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Imperial pioneers new biological engineering parts

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-The iGEM competition
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By Danielle Reeves
11 August 2006

A team of students from Imperial College London is attempting to be amongst the first in the world to merge engineering concepts with biology to produce genetically engineered machines. The project constitutes Imperial's entry in the 2006 international Genetically Engineered Machines (iGEM) competition which is running this summer from 1 July for 10 weeks.

Students Christin Sander and Farah Vohra weigh predator cells in the labThe Imperial team, comprising eight undergraduates from engineering and biology, together with their advisors, has devised a project in which bacterial DNA is modified in order to create the worlds first biologically-based stable oscillator within a population of bacterial cells. An oscillator generates a recurring waveform, normally of some variable, such as voltage or the concentration of a substance, plotted against time. The importance of producing a stable oscillator of this type is that oscillators are fundamental building blocks in many different types of systems - both biological and man made. The aim of the overall iGEM project is to create a catalogue of standard biologically based parts, which can then be used to create devices and systems for a range of applications.

The groundbreaking work falls under the banner of synthetic biology; an emerging science which merges engineering approaches with biology. In the long term, synthetic biology could be used to create new materials, new types of sensors, or bio fuels by cell-based processes.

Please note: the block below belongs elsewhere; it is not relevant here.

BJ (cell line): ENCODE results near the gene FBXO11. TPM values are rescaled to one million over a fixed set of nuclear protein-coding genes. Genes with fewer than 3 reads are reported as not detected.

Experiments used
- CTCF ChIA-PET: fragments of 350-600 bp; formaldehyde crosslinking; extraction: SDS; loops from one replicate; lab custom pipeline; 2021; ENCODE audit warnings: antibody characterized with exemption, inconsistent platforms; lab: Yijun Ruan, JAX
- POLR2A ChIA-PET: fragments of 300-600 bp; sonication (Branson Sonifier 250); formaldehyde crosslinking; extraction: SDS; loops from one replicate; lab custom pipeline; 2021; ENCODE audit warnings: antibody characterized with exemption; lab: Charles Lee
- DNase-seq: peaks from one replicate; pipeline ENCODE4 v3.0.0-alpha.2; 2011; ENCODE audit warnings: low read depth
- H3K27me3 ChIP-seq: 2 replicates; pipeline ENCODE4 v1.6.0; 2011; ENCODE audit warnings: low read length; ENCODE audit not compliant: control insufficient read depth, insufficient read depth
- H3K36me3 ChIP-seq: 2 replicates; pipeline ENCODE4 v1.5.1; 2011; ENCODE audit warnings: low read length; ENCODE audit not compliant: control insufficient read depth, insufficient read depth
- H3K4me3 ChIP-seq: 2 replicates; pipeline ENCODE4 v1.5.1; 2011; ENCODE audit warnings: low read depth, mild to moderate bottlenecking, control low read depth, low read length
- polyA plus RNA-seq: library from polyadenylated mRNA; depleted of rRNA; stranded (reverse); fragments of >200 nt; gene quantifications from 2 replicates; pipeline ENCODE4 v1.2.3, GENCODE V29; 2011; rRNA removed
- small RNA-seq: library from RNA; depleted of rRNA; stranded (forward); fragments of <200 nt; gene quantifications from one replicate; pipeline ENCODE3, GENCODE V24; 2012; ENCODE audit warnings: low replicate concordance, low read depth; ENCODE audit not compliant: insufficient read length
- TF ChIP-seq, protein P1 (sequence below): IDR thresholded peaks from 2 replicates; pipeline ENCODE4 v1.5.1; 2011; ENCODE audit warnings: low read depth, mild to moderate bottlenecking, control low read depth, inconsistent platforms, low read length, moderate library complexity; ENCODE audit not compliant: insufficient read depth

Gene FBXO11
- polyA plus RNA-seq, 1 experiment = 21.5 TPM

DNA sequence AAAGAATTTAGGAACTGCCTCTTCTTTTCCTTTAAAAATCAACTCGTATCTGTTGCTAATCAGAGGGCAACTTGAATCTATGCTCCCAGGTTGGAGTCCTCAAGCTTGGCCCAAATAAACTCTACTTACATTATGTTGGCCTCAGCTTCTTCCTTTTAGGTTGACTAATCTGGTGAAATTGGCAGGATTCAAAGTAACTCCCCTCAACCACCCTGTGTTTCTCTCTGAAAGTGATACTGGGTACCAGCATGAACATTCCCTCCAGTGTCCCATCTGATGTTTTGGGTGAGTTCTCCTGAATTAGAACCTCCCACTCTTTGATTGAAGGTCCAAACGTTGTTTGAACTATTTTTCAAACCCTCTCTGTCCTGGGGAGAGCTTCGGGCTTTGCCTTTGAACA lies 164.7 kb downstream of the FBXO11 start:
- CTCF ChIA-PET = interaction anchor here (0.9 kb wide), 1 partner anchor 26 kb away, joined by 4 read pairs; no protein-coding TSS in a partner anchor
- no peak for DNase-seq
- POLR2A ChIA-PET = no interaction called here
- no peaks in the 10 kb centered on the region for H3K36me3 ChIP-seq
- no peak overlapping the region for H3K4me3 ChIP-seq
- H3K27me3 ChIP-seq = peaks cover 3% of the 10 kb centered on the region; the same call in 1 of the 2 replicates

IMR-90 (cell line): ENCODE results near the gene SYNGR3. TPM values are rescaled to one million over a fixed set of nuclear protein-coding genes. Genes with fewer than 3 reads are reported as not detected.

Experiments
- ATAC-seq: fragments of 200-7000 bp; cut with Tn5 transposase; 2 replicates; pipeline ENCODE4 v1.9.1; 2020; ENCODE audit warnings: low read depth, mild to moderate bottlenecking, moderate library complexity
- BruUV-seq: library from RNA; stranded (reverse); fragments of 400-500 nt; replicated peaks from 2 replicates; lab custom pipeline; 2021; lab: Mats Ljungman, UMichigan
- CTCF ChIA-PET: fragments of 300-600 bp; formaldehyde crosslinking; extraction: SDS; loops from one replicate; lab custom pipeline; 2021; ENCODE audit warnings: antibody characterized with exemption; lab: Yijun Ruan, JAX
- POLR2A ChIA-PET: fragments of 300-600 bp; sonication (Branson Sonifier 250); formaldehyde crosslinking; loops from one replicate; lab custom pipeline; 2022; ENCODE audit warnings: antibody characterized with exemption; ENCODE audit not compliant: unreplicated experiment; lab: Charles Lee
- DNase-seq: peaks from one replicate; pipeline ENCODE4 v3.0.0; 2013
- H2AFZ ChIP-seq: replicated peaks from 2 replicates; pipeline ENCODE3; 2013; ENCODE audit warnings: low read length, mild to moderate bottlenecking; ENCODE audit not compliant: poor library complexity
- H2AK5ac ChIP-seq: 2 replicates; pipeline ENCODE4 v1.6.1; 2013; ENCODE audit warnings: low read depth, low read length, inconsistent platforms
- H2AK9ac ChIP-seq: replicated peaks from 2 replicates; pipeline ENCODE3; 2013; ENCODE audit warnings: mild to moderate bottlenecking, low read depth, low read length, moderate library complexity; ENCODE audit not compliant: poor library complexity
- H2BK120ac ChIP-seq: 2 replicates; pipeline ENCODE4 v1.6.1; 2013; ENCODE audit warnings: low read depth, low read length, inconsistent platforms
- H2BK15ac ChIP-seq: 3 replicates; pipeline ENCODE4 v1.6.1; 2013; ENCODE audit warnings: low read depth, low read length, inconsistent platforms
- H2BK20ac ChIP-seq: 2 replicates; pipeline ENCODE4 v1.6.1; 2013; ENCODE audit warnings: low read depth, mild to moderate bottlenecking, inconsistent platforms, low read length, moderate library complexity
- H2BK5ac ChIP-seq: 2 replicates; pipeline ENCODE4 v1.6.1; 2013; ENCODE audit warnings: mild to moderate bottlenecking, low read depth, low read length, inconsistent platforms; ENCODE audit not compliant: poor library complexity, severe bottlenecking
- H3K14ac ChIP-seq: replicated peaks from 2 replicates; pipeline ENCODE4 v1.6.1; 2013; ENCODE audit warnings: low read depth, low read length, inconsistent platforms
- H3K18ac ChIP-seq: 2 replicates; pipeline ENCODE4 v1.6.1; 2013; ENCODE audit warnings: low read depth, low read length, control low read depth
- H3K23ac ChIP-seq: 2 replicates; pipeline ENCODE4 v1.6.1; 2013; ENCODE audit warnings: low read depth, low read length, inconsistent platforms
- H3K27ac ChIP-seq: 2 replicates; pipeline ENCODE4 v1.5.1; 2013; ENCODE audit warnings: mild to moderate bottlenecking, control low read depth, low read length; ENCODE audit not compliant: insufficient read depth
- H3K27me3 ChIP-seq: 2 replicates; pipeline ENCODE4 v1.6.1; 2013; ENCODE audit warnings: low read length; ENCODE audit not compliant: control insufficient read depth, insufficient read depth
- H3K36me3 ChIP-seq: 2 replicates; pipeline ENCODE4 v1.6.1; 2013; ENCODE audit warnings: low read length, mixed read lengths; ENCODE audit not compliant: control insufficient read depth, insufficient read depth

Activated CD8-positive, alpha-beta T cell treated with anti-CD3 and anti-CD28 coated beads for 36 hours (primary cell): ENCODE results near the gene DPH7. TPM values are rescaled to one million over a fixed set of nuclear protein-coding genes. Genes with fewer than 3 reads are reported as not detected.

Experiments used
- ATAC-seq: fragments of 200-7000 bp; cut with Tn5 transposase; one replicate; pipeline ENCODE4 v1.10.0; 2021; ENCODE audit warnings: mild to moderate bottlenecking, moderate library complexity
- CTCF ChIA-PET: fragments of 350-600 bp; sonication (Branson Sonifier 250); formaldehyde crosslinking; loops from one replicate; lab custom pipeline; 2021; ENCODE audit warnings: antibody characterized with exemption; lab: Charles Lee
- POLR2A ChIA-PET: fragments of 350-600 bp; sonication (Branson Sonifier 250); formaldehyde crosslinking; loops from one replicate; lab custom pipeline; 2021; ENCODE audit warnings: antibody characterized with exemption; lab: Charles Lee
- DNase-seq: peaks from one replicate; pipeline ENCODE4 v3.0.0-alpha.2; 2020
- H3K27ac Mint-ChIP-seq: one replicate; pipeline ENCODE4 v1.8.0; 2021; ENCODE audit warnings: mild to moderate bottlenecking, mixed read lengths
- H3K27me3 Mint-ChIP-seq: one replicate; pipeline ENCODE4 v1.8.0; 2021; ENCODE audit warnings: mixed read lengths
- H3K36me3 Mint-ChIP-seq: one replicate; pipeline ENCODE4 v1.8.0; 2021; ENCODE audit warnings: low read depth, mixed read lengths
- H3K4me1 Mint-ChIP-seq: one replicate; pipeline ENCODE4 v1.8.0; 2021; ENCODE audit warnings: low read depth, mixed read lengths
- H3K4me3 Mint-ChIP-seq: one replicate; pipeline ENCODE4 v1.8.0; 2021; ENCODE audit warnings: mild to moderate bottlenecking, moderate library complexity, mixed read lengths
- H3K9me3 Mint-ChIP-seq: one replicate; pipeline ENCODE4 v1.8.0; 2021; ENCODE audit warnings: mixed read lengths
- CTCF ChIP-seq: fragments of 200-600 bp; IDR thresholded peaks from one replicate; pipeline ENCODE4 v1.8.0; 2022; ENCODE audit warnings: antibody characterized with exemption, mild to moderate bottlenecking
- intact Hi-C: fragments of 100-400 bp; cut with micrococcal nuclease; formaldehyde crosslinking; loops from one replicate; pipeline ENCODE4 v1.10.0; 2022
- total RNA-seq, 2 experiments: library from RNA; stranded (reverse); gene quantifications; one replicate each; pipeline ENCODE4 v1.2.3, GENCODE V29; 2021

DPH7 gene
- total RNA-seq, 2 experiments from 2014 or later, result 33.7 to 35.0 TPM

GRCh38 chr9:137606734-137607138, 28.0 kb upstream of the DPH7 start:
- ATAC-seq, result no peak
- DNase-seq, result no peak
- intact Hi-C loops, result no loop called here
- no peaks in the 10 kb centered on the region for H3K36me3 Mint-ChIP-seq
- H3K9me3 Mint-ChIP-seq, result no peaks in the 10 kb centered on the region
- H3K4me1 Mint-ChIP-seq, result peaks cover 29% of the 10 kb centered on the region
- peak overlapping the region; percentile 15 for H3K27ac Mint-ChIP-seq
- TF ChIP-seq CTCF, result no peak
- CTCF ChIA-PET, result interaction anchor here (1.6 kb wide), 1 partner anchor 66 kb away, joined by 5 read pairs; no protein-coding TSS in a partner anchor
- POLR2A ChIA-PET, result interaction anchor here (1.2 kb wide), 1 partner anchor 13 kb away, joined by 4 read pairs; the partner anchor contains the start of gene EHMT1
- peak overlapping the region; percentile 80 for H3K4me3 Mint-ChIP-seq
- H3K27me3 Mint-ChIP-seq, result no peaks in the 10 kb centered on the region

Professor Richard Kitney Opens in new window from Imperials Department of Bioengineering, said: "This research is at the forefront of a new kind of science, which combines an engineering approach with complex biological systems to use cells as manufacturing units. The idea of using biology to build engineering parts, and eventually devices, is truly revolutionary. This could have an enormous impact on the way in which devices and materials are constructed."

Alongside Professor Kitney, the competition project is being carried out under the supervision of Vincent Rouilly and Chueh Loo Poh from Imperials Department of Bioengineering and Professor Paul Freemont Opens in new windowand Dr David Mann Opens in new window from Imperials Divisions of Molecular Biosciences and Cell and Molecular Biology.

Members of the iGem team observe DNA fragments under UV lightThe Imperial students are using two distinct cell populations, which form an oscillating system based on 'predator/prey' dynamics. In this sort of system, there are two distinct populations of cells, one of which produces 'predator' molecules and one of which produces molecular 'prey.' The concentration levels of these two molecules alternately rises and falls, and it is this repeating cycle which creates the oscillation. If successful, they will have created a biological oscillator which can form part of a biologically based device.

Professor Paul Freemont from Imperial's Division of Molecular Biosciences added: "iGEM gives some of our outstanding undergraduate students from the Faculties of Engineering and Natural Sciences the chance to work together in competition with students from other leading international universities. It's a really exciting project as it allows our students to get hands-on experience of research that's never been done before."

Imperial's iGEM team consists of three biologists, three bioengineers, one biochemist and an electrical engineer. They will be competing against 37 other teams from universities around the world, including Harvard and Princeton. The competition will culminate on the weekend of the 3 - 5 November 2006 when the Imperial team travel to MIT to present the results of their work. MIT founded and organise the annual competition. The other British institutions taking part are the University of Cambridge and the University of Edinburgh.